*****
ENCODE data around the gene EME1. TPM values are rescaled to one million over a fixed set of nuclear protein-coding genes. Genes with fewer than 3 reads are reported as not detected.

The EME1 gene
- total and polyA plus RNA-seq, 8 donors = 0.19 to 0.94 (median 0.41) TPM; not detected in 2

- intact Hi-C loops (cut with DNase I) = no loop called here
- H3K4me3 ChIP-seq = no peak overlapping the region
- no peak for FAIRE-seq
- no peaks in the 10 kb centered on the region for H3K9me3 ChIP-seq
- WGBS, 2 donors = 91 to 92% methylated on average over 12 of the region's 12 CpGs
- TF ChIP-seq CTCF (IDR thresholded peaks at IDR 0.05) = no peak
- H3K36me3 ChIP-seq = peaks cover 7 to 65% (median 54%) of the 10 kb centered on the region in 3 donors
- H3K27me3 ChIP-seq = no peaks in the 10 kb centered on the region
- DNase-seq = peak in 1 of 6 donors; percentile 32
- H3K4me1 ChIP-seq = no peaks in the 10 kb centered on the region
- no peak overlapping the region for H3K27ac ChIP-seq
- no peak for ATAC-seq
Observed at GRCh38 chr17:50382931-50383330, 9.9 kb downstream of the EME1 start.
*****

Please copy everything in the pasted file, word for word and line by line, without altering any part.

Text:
ENCODE data around the gene EME1. TPM values are rescaled to one million over a fixed set of nuclear protein-coding genes. Genes with fewer than 3 reads are reported as not detected.

The EME1 gene
- total and polyA plus RNA-seq, 8 donors = 0.19 to 0.94 (median 0.41) TPM; not detected in 2

- intact Hi-C loops (cut with DNase I) = no loop called here
- H3K4me3 ChIP-seq = no peak overlapping the region
- no peak for FAIRE-seq
- no peaks in the 10 kb centered on the region for H3K9me3 ChIP-seq
- WGBS, 2 donors = 91 to 92% methylated on average over 12 of the region's 12 CpGs
- TF ChIP-seq CTCF (IDR thresholded peaks at IDR 0.05) = no peak
- H3K36me3 ChIP-seq = peaks cover 7 to 65% (median 54%) of the 10 kb centered on the region in 3 donors
- H3K27me3 ChIP-seq = no peaks in the 10 kb centered on the region
- DNase-seq = peak in 1 of 6 donors; percentile 32
- H3K4me1 ChIP-seq = no peaks in the 10 kb centered on the region
- no peak overlapping the region for H3K27ac ChIP-seq
- no peak for ATAC-seq
Observed at GRCh38 chr17:50382931-50383330, 9.9 kb downstream of the EME1 start.